'Mind Game'

A virtuoso narrative loop-the-loop that travels through a phantasmagoric catalog of animation styles, Mind Game is not just one of the most fantastically experimental anime features seen stateside. It's a superflat cousin to the grown-up cartoon head trips of the '60s and '70s like Yellow Submarine, Fritz the Cat, or Fantastic Planet, replete with grand metaphysical themes, gloriously extended avant-psychedelic sequences, and Japanified bits of Bakshian bawdiness. Though director Massaki Yuasa eschews typical anime roundness for characters sketched in lanky angularity, flashbacks and fantasies visit hyper-kawaii lands resembling Astroboy-Pokemon kid vid, re-envisioned as sugary-sinister dreamscapes. The film's line drawings become punctuated with momentary lapses into rotoscoped photographs, rendered with a digital roughness reminiscent of sticker-booth surrealism. All scrunched together into a dense marathon of optical-cranial overload, this mental puzzle-box arrives three decades too late for what would have been an inevitable midnight movie run, but undoubtedly there are American otakus popping this one into multi-region DVD players right now amid the glorbeling of bong hits.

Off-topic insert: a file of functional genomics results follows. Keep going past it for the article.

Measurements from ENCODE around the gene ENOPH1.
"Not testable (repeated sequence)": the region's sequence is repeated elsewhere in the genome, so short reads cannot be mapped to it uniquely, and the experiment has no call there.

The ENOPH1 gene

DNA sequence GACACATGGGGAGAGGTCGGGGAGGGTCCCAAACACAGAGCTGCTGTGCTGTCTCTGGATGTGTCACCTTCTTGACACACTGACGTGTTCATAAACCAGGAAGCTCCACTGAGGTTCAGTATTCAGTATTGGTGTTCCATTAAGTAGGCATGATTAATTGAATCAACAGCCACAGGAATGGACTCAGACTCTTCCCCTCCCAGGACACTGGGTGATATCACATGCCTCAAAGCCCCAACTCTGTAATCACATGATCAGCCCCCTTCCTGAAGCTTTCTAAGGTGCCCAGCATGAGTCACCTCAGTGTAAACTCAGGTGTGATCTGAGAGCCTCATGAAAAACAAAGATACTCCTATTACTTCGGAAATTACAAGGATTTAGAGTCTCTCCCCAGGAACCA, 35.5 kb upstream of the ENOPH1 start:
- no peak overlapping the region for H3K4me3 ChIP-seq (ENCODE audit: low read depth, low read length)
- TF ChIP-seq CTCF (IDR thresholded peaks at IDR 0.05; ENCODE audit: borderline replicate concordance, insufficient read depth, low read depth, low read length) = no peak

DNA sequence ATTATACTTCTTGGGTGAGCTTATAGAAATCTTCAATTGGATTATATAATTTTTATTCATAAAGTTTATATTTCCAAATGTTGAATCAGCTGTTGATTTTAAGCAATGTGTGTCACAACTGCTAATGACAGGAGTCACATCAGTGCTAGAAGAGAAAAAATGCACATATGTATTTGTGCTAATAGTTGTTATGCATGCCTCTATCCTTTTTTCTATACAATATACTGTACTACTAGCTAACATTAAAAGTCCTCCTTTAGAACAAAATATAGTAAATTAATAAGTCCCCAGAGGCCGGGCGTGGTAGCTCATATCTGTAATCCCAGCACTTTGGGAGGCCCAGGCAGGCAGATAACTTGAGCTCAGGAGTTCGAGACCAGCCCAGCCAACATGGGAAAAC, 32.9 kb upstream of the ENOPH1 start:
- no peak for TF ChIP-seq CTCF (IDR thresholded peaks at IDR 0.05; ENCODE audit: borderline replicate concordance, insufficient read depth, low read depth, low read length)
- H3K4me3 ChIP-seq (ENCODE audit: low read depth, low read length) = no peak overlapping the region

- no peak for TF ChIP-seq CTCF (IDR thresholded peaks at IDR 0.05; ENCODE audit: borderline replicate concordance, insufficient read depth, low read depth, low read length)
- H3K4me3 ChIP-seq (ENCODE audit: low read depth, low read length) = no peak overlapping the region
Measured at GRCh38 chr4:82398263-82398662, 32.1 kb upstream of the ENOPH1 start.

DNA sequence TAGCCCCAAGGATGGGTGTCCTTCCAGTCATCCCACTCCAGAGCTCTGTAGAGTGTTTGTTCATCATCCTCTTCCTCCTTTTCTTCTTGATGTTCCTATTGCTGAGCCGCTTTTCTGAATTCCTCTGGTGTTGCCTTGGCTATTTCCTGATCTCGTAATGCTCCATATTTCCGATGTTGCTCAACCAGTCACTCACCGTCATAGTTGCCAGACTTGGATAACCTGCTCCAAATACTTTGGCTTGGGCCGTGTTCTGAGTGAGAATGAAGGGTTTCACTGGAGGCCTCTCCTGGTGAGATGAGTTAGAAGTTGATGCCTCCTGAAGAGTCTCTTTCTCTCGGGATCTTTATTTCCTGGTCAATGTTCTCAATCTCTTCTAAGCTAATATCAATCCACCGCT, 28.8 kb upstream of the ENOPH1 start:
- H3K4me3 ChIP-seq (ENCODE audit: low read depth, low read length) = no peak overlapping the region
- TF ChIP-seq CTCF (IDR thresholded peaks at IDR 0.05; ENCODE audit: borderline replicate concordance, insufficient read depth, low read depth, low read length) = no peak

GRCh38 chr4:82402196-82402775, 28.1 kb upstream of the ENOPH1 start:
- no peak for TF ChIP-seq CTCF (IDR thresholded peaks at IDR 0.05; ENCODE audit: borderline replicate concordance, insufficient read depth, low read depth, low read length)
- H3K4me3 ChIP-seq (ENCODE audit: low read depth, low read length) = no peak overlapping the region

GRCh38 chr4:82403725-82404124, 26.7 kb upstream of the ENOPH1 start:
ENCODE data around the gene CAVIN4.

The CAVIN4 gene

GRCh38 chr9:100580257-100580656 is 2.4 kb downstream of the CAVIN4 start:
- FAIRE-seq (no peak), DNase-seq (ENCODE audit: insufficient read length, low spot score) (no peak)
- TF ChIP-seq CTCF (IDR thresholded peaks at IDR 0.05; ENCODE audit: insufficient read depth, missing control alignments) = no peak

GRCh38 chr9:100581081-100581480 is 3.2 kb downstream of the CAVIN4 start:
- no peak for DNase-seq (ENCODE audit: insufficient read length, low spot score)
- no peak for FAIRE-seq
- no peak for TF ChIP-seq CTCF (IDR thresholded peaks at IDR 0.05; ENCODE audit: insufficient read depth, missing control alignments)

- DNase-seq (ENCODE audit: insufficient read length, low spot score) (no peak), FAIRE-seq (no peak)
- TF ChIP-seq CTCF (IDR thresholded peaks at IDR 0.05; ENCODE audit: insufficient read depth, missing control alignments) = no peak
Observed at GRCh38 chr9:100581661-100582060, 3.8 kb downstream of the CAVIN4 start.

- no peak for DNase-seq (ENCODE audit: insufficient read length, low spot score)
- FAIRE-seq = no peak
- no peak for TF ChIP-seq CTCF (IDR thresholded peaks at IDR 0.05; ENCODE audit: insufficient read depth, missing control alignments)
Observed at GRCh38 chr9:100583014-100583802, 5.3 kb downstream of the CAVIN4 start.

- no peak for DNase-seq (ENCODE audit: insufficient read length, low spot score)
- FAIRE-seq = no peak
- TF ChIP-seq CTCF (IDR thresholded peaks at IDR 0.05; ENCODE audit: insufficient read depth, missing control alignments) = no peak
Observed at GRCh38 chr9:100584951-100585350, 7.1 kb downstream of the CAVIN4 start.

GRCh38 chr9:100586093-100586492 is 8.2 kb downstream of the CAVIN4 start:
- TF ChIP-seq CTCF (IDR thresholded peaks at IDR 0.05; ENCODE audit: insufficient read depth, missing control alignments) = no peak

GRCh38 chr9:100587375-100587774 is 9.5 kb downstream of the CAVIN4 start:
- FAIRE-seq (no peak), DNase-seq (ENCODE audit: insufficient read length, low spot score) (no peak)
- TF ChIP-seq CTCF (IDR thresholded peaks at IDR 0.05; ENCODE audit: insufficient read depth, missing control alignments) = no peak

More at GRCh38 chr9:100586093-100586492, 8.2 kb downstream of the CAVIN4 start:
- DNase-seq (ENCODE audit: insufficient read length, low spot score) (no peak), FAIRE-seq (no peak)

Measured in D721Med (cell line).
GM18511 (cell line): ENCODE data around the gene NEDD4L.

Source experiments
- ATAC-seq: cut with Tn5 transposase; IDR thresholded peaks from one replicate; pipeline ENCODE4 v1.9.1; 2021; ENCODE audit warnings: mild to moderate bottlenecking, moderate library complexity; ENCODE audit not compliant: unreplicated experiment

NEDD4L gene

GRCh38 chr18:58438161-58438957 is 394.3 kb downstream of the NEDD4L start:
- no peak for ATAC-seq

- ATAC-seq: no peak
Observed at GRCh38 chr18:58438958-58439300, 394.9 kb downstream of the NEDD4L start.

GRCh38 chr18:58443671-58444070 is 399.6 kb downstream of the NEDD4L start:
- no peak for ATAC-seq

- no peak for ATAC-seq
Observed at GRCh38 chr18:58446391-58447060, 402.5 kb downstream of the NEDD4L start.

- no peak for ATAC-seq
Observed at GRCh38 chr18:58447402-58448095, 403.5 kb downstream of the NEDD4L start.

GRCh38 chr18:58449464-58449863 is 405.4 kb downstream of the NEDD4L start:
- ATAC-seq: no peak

Mind Game
Directed by Masaaki Yuasa
September 2 through 5 and 9 and 10, MOMA

The film's temporal Escherings ensure that chemical additives would be superfluous. As unstuck in time as George Roy Hill's Slaughterhouse-Five, Mind Game opens with a barrage-collage of split-second moments that play like an animated found-footage film, but whose seeming randomness becomes dispelled at film's end in a now decodable recapitulation. In between, hero Nishi—a milquetoasty manga artist unable to summon the gumption to woo his high school sweetheart, Myon—dies from a yakuza's rectal gun-blast, ascends into heaven to argue with a polymorphous God, escapes from the empyrean for an earthly re-do, and ends up inside the belly of a whale, where he meets an aged castaway who has befriended the leviathan's inner ecology of extinct species. Mind Game's choose-life exuberance matches the sentiment hurled by its bitch-slap ping God at Nishi's whimpering shade: "I made you, dipshit, for my sheer enjoyment!"


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